England lead chasing pack but attacking blueprint has its flaws

Joe Root congratulates Jason Roy on his century Getty Images

What to make of all that, then? West Indies and England went at each other like a couple of punch-drunk heavyweights through four ODIs (one was washed out), at the end of which the side ranked No. 9 in the world had held No. 1 to a 2-2 draw. There were 103 sixes struck - second only to the 2013-14 series between India and Australia, which featured two more matches - including a world-record 46 in Grenada; we saw a successful pursuit of 361, a shaky defence of 418, and a complete capitulation to end the series.

For England, considered by many as front-runners for the World Cup, there was cause for concern. Having pulled off their highest successful chase at a canter in Barbados, they then stumbled in the face of a less daunting 290 at the same ground. No sooner had they piled up their fourth 400-plus score since the last World Cup (and narrowly survived a Chris Gayle-inspired onslaught in reply), they plummeted to their lowest ODI total since being bowled out for 99 against Sri Lanka back in the Dark Ages of 2014.

If there was any clear conclusion to be drawn, it was in the difficulty of assessing a par score batting first in this new era of limitless hitting. Only once in five tosses did a captain elect to put runs on the board - Jason Holder in the first match - although another quirk of the series was that only in St Lucia did winning the toss lead to winning the match.

This, by the way, seems to be a phenomenon associated with England, and the way they have warped ODI cricket. While the percentage of teams electing to chase has dropped overall, from 54% in the four years before the last World Cup, to 46% since, Eoin Morgan has gone completely the other way - opting to bat first only 11 times from 33 tosses won. And Morgan's preference becomes clear when you crunch the numbers.

While England's batting explosion has been sliced and diced in various ways, an aspect that may have been overlooked is their proficiency at hunting down a target - understandable when it is skyscraping scores batting first, such as the 481 for 6 at Trent Bridge last summer, that make headlines.

A win/loss ratio of 3.625 when chasing over the last four years is way in excess of the next best - India at 2.357 - and more than double every other side. Their record has taken a couple of recent dents, too, having failed to chase in the second ODI against West Indies, as well as suffering a major collapse in the final match of their series in Sri Lanka; but between March 2017 and last October, England won an extraordinary 17 out of 18 ODIs batting second (the one defeat coming after they conceded 371 against Scotland).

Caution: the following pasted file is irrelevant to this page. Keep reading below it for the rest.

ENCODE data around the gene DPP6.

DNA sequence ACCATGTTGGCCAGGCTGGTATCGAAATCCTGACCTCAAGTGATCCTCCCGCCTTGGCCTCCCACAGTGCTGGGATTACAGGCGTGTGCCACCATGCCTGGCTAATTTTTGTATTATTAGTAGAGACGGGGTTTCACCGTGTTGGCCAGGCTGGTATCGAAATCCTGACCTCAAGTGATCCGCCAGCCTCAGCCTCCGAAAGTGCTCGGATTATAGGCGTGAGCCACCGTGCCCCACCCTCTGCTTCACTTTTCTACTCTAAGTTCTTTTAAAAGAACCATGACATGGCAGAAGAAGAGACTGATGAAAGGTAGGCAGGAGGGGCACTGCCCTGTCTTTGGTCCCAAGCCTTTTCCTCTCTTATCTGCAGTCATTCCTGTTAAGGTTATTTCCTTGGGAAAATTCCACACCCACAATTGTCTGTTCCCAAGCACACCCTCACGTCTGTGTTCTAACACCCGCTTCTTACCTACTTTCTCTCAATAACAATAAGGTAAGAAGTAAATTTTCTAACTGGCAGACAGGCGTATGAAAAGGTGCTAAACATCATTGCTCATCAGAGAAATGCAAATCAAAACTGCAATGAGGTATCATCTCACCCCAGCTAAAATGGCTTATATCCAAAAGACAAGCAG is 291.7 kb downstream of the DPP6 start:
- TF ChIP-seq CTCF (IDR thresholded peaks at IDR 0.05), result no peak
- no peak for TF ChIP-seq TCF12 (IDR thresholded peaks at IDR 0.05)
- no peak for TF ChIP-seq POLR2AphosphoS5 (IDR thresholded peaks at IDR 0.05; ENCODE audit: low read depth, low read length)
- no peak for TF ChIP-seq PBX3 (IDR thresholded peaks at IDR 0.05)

This strength was highlighted by England's victory in the first ODI in Barbados, when they pulled off the third-highest successful chase ever with six wickets and eight balls to spare. That was the seventh time since the 2015 World Cup they have successfully overhauled a 300-plus target - previously, they had only managed it twice in their ODI history - while no other team has done so more than three times.

England are also the only team to score at more than a run a ball when chasing, and when the stakes are raised further, their aggression again separates them from the pack: in pursuits of 320-plus, five times out of six, England have either won, or lost by a margin of fewer than 20 runs. Their average score in such innings has been 324. India, next-best overall, remember, have only got so close in four out of nine 320-plus chases, with an average score of 287.

And while Virat Kohli is the master chaser, marginally ahead of team-mate Rohit Sharma, England have four of the 12 batsmen to have scored 1000 runs batting second since the last World Cup: Jason Roy, Joe Root, Morgan and Jonny Bairstow.

Of course, these numbers in part reflect England's relative weakness with the ball - they have the second-worst bowling economy over the time period in question - as well as a recurring vulnerability when conditions are less conducive to all-out attack.

As many times as England have gone past 400 batting first, they have also been bowled out for below 200: blips at Old Trafford and Lord's, Adelaide and St Lucia that have called into question their ability to adapt. Then there is the example of the 2017 Champions Trophy, when Pakistan's mastery of a slower surface led to England being knocked out despite their status as favourites. When having to set the pace, their win/loss ratio dips to 1.600, significantly lower than India (2.200) and comparable to South Africa (1.538) and New Zealand (1.470).

With the World Cup now just a few months away, Morgan and his men will doubtless be happy to return to home conditions and focus on trying to claim that elusive bit of 50-over silverware. But while England have become the world's gun chasing side, as the series in the West Indies showed, the game is rarely that simple.

With inputs from Bharath Seervi and Shiva Jayaraman. Stats correct up to March 3, 2019